Confusion over car import policy could put off foreign investors, showroom owners are warning. They say investors who want to introduce new vehicles are unable to do so because of frequent changes in the rules.
Accustomed to cash, Myanmar’s small group of debit-card users is growing only slowly, according to bank officials, who say that bank cards are becoming more popular, but are mostly used to withdraw cash once a month, on payday.
Thai firm Siamgas and Petrochemicals Public Company is investing almost US$50 million in a gas-fired power plant in Mawlamyine township, it said yesterday in a filing to the Stock Exchange of Thailand.
Last year, it was a ghost town. Racked by the fighting around Laukkai, Chinshwehaw’s once-booming economy, built on its location as a major trading camp on the border with China, had collapsed as workers fled and shops closed down.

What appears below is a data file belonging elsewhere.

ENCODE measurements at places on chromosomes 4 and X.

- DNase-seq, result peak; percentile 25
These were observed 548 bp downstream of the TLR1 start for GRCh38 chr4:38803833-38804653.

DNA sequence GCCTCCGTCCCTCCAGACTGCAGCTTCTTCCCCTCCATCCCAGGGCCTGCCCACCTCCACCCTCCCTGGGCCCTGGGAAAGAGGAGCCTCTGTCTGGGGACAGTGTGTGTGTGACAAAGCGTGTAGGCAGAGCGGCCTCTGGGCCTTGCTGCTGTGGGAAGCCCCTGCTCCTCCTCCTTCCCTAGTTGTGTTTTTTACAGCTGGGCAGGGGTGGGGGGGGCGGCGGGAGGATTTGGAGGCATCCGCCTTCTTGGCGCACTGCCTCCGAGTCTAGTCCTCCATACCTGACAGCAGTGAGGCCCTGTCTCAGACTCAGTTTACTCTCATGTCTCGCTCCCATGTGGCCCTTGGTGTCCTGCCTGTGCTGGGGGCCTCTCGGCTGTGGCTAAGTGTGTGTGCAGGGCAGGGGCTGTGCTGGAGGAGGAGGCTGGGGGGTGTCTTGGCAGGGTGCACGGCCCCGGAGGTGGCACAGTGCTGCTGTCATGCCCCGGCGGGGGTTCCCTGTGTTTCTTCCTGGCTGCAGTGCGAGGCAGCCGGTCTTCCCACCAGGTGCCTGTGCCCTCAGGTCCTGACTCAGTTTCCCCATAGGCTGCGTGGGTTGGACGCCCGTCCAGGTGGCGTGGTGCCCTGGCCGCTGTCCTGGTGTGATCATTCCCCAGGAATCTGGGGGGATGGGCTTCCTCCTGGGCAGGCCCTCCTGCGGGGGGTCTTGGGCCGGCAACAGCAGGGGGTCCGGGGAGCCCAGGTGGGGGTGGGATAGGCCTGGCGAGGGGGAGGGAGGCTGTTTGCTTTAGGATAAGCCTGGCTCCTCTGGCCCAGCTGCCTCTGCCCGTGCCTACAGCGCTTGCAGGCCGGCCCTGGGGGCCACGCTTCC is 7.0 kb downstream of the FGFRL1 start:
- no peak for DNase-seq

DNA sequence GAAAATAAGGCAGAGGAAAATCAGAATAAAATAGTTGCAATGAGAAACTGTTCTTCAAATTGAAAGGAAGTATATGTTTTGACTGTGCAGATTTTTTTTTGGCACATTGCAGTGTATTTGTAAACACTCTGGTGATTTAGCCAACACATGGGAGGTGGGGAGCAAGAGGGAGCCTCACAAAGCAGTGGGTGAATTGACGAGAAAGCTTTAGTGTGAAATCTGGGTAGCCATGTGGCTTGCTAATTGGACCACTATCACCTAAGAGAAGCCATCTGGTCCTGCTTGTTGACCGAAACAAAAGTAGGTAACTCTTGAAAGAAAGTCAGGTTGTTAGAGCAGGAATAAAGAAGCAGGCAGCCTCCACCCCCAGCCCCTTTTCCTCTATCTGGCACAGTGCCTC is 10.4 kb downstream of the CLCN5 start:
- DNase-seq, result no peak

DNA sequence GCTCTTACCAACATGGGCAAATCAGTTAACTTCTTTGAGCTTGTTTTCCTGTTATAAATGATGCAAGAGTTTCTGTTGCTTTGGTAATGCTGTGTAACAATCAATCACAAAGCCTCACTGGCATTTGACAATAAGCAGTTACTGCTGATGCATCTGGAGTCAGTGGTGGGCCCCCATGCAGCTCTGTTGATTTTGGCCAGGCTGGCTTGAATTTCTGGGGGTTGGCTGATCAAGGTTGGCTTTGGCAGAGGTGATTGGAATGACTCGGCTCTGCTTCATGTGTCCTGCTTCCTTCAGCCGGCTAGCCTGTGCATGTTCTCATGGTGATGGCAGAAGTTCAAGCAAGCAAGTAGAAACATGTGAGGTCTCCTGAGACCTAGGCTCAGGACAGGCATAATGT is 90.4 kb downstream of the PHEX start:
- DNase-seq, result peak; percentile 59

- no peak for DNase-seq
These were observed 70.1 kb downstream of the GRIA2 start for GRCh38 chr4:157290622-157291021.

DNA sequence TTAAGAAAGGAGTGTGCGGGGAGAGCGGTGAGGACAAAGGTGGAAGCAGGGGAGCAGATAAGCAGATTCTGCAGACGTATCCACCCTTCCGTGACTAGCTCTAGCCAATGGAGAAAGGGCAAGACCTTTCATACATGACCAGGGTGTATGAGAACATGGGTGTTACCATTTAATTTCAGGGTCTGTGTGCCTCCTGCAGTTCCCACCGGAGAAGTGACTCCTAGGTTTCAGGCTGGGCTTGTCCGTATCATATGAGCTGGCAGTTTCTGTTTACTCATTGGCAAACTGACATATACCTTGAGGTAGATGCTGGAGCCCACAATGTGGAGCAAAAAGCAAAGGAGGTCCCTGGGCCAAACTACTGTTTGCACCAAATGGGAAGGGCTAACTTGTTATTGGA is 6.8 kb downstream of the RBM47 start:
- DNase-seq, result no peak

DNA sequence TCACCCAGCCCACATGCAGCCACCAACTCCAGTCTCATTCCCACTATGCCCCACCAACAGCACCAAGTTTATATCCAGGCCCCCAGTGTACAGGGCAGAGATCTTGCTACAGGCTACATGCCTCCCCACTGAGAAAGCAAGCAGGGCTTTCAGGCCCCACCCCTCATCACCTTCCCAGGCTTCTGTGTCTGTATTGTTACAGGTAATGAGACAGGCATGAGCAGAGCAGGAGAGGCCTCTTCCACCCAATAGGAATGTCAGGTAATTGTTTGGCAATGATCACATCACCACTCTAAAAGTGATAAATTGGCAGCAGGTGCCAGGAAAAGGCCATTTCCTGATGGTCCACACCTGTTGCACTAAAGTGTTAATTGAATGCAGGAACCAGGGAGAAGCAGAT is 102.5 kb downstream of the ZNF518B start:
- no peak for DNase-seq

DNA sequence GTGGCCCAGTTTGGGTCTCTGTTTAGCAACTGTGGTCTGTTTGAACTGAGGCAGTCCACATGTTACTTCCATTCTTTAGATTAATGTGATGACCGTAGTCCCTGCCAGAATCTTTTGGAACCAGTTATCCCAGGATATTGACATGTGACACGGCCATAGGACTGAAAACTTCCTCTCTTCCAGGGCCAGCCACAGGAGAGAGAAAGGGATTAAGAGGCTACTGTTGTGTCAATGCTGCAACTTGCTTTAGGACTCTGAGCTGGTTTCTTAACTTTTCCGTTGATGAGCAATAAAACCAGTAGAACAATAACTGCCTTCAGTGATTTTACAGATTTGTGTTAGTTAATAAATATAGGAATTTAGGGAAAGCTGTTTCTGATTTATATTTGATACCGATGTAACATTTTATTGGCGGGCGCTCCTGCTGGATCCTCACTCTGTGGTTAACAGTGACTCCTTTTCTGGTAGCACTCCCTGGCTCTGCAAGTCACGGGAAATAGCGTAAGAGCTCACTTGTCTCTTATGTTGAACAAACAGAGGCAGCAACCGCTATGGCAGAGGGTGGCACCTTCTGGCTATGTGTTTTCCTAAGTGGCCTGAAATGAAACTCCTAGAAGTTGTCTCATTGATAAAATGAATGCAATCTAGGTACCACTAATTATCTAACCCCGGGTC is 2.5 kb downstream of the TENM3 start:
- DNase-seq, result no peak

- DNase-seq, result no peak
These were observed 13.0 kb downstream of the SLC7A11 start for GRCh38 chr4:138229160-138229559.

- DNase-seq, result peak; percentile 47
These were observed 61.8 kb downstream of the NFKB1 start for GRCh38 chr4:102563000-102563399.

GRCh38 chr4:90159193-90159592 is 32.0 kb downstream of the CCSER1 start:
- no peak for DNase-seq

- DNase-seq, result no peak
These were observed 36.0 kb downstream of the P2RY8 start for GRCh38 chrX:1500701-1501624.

A township committee has refused to renew the operating licence for a military conglomerate-owned acid factory that civil society groups say is damaging local villagers’ health. But regional officials are unsure whether this will be enough to stop the plant operating.
Rain or shine, life goes on and so does business, but many firms and their staff are adept at making the transition from wet to dry season and back again. They have to be. Take the velvet shoe business, for instance. Nobody wears velvet shoes in the rain.